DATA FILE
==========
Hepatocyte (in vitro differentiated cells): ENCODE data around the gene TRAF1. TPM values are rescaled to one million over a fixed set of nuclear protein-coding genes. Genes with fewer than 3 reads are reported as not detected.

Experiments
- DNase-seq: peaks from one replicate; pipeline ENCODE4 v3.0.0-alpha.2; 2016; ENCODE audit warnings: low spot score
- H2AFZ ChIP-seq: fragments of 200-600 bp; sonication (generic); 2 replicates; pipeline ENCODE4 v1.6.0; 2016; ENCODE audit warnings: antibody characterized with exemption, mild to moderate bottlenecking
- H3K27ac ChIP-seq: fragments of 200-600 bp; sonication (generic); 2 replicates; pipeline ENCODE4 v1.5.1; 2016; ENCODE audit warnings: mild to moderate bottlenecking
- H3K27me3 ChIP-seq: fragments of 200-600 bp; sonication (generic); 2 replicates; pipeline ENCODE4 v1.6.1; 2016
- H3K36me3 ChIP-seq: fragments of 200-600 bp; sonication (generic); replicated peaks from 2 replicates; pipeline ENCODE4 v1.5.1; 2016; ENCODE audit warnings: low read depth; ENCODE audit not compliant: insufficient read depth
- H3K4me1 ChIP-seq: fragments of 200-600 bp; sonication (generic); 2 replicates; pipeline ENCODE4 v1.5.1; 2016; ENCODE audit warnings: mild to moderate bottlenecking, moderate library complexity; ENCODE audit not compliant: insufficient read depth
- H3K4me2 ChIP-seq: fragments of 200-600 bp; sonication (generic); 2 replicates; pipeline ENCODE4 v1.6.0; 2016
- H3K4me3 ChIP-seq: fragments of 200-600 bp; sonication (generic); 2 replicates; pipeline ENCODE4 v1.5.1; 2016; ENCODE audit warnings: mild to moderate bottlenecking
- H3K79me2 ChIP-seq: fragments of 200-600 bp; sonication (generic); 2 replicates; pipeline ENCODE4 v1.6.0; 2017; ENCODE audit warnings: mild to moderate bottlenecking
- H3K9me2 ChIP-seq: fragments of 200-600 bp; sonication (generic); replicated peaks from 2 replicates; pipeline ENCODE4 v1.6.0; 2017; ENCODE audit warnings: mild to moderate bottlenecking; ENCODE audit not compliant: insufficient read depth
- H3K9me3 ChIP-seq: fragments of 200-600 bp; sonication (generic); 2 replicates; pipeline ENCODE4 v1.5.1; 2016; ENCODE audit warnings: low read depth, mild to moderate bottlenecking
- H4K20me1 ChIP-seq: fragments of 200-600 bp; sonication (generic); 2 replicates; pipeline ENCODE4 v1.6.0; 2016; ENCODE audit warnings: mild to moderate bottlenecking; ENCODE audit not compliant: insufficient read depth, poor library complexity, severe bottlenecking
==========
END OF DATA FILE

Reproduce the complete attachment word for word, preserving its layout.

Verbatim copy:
Hepatocyte (in vitro differentiated cells): ENCODE data around the gene TRAF1. TPM values are rescaled to one million over a fixed set of nuclear protein-coding genes. Genes with fewer than 3 reads are reported as not detected.

Experiments
- DNase-seq: peaks from one replicate; pipeline ENCODE4 v3.0.0-alpha.2; 2016; ENCODE audit warnings: low spot score
- H2AFZ ChIP-seq: fragments of 200-600 bp; sonication (generic); 2 replicates; pipeline ENCODE4 v1.6.0; 2016; ENCODE audit warnings: antibody characterized with exemption, mild to moderate bottlenecking
- H3K27ac ChIP-seq: fragments of 200-600 bp; sonication (generic); 2 replicates; pipeline ENCODE4 v1.5.1; 2016; ENCODE audit warnings: mild to moderate bottlenecking
- H3K27me3 ChIP-seq: fragments of 200-600 bp; sonication (generic); 2 replicates; pipeline ENCODE4 v1.6.1; 2016
- H3K36me3 ChIP-seq: fragments of 200-600 bp; sonication (generic); replicated peaks from 2 replicates; pipeline ENCODE4 v1.5.1; 2016; ENCODE audit warnings: low read depth; ENCODE audit not compliant: insufficient read depth
- H3K4me1 ChIP-seq: fragments of 200-600 bp; sonication (generic); 2 replicates; pipeline ENCODE4 v1.5.1; 2016; ENCODE audit warnings: mild to moderate bottlenecking, moderate library complexity; ENCODE audit not compliant: insufficient read depth
- H3K4me2 ChIP-seq: fragments of 200-600 bp; sonication (generic); 2 replicates; pipeline ENCODE4 v1.6.0; 2016
- H3K4me3 ChIP-seq: fragments of 200-600 bp; sonication (generic); 2 replicates; pipeline ENCODE4 v1.5.1; 2016; ENCODE audit warnings: mild to moderate bottlenecking
- H3K79me2 ChIP-seq: fragments of 200-600 bp; sonication (generic); 2 replicates; pipeline ENCODE4 v1.6.0; 2017; ENCODE audit warnings: mild to moderate bottlenecking
- H3K9me2 ChIP-seq: fragments of 200-600 bp; sonication (generic); replicated peaks from 2 replicates; pipeline ENCODE4 v1.6.0; 2017; ENCODE audit warnings: mild to moderate bottlenecking; ENCODE audit not compliant: insufficient read depth
- H3K9me3 ChIP-seq: fragments of 200-600 bp; sonication (generic); 2 replicates; pipeline ENCODE4 v1.5.1; 2016; ENCODE audit warnings: low read depth, mild to moderate bottlenecking
- H4K20me1 ChIP-seq: fragments of 200-600 bp; sonication (generic); 2 replicates; pipeline ENCODE4 v1.6.0; 2016; ENCODE audit warnings: mild to moderate bottlenecking; ENCODE audit not compliant: insufficient read depth, poor library complexity, severe bottlenecking